The final point that Brown makes is about creativity and creative thinking. The childhood experience we seem focused on providing for our children is one where every situation has a right answer and a wrong answer, a right way and a wrong way. More than this, fear of failure and making a mistake is central to the way we standardise and measure learning. Yet, creativity is fostered in an environment where experimentation and mistakes are integral to the learning process.
So what should we do instead?
Empowering children to make choices from a young age and to live with the natural consequences of these choices will expose children to a whole range of hardship. For our family, this includes the freedom to make choices about their body and the freedom to make choices about their possessions.
Show your kids that you see that their feelings are real. Encouraging children to suppress emotions or denying them time and space to explore and validate them is counterintuitive to building resilience. You cannot stay curious about your emotions if you are taught that they are not real.
Try and give them this space to process their feelings without offering answers. Janet Lansbury talks about children learning that feelings have a beginning, middle and an end. Children learn this by being allowed to feel the full spectrum. If we intervene to make things better, they are getting the message that they are not capable of overcoming these feelings alone.
Wait, isn’t that a contradiction? Am I saying don’t leave them alone and then leave them alone?? No. The difference is being available. If your child tries the process alone and falters, that’s ok! You are there to step them through the process, empathise and model how they can do it. They are going to learn the value of relationships and they are going to learn to explore their feelings and behaviours.
I think most importantly, you don’t have to experience every difficulty to learn to lean in to discomfort. Forcing discomfort is likely to have the exact opposite effect by encouraging children to avoid it when they finally have the freedom to do so as an adult. When children are allowed to successfully explore discomfort on their own terms, this is the way in which they are going to be encouraged to keep doing it.
When children are given this freedom, sometimes their choice will be to avoid discomfort. For some, this may look like avoidance for an extended period. But every time their choice to say no is supported, you are validating their emotions and starting to help foster the confidence to say yes.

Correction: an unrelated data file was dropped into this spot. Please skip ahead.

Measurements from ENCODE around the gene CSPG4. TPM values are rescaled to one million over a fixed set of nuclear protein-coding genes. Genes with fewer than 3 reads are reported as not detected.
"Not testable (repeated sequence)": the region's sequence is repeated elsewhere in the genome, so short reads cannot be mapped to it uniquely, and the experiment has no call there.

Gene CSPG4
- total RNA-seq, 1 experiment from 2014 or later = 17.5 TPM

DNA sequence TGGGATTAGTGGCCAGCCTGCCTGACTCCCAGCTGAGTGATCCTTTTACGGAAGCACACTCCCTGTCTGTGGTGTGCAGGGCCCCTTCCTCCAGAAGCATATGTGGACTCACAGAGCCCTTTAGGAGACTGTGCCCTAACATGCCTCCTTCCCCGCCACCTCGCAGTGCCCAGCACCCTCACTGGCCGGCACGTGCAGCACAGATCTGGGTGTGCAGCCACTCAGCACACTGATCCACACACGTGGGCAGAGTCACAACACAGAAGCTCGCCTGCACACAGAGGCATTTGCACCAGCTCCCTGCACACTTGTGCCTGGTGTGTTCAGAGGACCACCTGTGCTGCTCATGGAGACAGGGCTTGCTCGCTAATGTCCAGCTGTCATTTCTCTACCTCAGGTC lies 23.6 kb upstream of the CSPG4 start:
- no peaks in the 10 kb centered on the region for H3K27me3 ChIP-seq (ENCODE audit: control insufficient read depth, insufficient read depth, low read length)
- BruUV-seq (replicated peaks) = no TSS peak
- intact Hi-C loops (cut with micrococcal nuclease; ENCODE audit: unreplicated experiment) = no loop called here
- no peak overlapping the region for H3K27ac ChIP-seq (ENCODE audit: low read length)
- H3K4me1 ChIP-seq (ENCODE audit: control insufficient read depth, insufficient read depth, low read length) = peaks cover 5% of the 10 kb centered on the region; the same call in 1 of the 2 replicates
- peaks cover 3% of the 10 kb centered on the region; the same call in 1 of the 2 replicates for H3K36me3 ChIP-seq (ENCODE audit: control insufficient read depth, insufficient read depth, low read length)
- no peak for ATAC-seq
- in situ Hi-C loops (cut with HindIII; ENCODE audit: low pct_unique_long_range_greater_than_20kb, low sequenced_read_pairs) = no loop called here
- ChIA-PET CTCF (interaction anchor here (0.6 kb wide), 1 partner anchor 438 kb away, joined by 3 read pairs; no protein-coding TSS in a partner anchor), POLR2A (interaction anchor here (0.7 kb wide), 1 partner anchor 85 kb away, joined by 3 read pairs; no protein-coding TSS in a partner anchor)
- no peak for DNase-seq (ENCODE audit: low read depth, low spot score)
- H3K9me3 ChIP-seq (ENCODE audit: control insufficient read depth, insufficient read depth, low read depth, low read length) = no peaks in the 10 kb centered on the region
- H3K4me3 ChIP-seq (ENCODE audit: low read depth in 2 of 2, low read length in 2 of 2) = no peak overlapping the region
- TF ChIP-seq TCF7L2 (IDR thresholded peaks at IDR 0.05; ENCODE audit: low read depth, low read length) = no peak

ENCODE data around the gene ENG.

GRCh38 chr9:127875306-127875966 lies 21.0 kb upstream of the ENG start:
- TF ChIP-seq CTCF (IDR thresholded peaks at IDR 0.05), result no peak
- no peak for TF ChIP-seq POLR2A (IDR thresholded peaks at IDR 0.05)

My eldest son hates new social situations and environments. So when I say we might be going somewhere new, I empathise with him as he runs through the anxieties he has. He always has the option to stay home with one parent. And he has chosen that. And he has missed out and felt sad about that. But these feelings have allowed him to join in other times and more consistently on his terms. And when he has a good time, this is the best encouragement he could have to keep leaning in on those feelings.
Creativity is more complex. My take on creativity and its role in our thought processes as adults centres on flexibility. We can’t encourage flexible thinking in a black and white world. It is compounded by the fact that many children spend their days in an environment where their learning and successes are being constantly measured. We need to exist in the grey. We can open up this creativity by allowing autonomy and choice. Allowing a constant reassessment of personal limits and experimentation within these bounds teaches our children that all situations are unique and require thought. One size fits all answers are leading our children away from flexible thinking. Ken Robinson outlines this brilliantly in his Ted Talk ‘Do Schools Kill Creativity?.’
Resilience is not built by navigating the world alone or relying solely on ourselves. It is the strength of the networks around us and the value we place in those relationships, validation and understanding of our emotions and behaviours, and an environment encouraging creative thought that will define whether or not we grow into individuals capable of recovering from life’s challenges.